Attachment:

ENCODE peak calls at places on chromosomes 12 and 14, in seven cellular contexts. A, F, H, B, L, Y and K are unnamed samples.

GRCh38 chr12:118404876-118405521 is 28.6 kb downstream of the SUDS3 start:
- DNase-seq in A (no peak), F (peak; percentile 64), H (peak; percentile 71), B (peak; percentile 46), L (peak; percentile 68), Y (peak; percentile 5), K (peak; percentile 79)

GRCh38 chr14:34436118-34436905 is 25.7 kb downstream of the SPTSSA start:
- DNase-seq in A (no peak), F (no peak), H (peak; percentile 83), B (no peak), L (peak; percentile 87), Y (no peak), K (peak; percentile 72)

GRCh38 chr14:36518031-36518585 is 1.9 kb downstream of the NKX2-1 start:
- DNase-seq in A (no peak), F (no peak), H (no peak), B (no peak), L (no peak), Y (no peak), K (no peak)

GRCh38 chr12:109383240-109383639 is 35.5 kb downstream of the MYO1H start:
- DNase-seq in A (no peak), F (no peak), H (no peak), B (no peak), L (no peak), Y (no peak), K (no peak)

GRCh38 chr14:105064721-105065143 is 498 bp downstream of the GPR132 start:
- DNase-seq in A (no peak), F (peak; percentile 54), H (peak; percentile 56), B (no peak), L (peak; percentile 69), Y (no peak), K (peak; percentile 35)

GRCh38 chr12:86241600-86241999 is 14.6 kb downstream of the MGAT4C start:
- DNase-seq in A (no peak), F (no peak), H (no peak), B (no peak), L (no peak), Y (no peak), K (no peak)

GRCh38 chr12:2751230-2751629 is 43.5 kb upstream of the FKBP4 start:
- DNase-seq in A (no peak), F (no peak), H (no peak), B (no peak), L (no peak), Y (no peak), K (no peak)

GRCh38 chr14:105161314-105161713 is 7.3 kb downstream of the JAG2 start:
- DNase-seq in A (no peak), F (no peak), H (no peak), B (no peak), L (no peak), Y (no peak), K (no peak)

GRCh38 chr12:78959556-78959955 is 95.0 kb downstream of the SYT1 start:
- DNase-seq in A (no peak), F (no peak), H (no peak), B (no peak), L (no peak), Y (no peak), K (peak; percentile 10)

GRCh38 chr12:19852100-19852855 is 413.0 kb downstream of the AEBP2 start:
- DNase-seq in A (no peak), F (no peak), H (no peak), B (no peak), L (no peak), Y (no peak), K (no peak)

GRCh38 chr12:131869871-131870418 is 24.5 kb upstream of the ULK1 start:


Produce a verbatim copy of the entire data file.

ENCODE peak calls at places on chromosomes 12 and 14, in seven cellular contexts. A, F, H, B, L, Y and K are unnamed samples.

GRCh38 chr12:118404876-118405521 is 28.6 kb downstream of the SUDS3 start:
- DNase-seq in A (no peak), F (peak; percentile 64), H (peak; percentile 71), B (peak; percentile 46), L (peak; percentile 68), Y (peak; percentile 5), K (peak; percentile 79)

GRCh38 chr14:34436118-34436905 is 25.7 kb downstream of the SPTSSA start:
- DNase-seq in A (no peak), F (no peak), H (peak; percentile 83), B (no peak), L (peak; percentile 87), Y (no peak), K (peak; percentile 72)

GRCh38 chr14:36518031-36518585 is 1.9 kb downstream of the NKX2-1 start:
- DNase-seq in A (no peak), F (no peak), H (no peak), B (no peak), L (no peak), Y (no peak), K (no peak)

GRCh38 chr12:109383240-109383639 is 35.5 kb downstream of the MYO1H start:
- DNase-seq in A (no peak), F (no peak), H (no peak), B (no peak), L (no peak), Y (no peak), K (no peak)

GRCh38 chr14:105064721-105065143 is 498 bp downstream of the GPR132 start:
- DNase-seq in A (no peak), F (peak; percentile 54), H (peak; percentile 56), B (no peak), L (peak; percentile 69), Y (no peak), K (peak; percentile 35)

GRCh38 chr12:86241600-86241999 is 14.6 kb downstream of the MGAT4C start:
- DNase-seq in A (no peak), F (no peak), H (no peak), B (no peak), L (no peak), Y (no peak), K (no peak)

GRCh38 chr12:2751230-2751629 is 43.5 kb upstream of the FKBP4 start:
- DNase-seq in A (no peak), F (no peak), H (no peak), B (no peak), L (no peak), Y (no peak), K (no peak)

GRCh38 chr14:105161314-105161713 is 7.3 kb downstream of the JAG2 start:
- DNase-seq in A (no peak), F (no peak), H (no peak), B (no peak), L (no peak), Y (no peak), K (no peak)

GRCh38 chr12:78959556-78959955 is 95.0 kb downstream of the SYT1 start:
- DNase-seq in A (no peak), F (no peak), H (no peak), B (no peak), L (no peak), Y (no peak), K (peak; percentile 10)

GRCh38 chr12:19852100-19852855 is 413.0 kb downstream of the AEBP2 start:
- DNase-seq in A (no peak), F (no peak), H (no peak), B (no peak), L (no peak), Y (no peak), K (no peak)

GRCh38 chr12:131869871-131870418 is 24.5 kb upstream of the ULK1 start: